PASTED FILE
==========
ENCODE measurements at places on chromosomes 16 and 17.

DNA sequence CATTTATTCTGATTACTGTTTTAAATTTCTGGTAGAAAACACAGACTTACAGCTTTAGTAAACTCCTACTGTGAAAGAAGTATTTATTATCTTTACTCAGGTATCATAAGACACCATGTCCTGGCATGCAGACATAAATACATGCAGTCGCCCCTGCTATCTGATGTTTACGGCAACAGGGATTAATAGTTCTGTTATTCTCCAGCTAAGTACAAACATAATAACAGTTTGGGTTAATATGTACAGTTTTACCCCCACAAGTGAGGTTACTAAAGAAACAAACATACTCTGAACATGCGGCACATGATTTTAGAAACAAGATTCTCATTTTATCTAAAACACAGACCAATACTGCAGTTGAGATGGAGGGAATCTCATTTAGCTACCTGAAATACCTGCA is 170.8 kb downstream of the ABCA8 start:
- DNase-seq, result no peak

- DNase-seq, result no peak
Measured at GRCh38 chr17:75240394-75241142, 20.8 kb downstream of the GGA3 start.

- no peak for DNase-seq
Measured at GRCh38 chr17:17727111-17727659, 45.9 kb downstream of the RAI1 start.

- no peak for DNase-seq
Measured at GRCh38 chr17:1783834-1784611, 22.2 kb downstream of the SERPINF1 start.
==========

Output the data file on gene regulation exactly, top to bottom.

ENCODE measurements at places on chromosomes 16 and 17.

DNA sequence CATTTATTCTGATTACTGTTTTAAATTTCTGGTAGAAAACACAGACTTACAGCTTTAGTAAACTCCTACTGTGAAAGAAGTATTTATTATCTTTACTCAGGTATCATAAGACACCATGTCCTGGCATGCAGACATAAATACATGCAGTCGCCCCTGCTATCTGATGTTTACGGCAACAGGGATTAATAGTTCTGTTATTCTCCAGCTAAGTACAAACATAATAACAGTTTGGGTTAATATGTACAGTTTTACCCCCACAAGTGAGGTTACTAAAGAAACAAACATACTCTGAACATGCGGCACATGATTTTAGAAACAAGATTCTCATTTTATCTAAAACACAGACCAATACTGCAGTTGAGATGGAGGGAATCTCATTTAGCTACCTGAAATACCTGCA is 170.8 kb downstream of the ABCA8 start:
- DNase-seq, result no peak

- DNase-seq, result no peak
Measured at GRCh38 chr17:75240394-75241142, 20.8 kb downstream of the GGA3 start.

- no peak for DNase-seq
Measured at GRCh38 chr17:17727111-17727659, 45.9 kb downstream of the RAI1 start.

- no peak for DNase-seq
Measured at GRCh38 chr17:1783834-1784611, 22.2 kb downstream of the SERPINF1 start.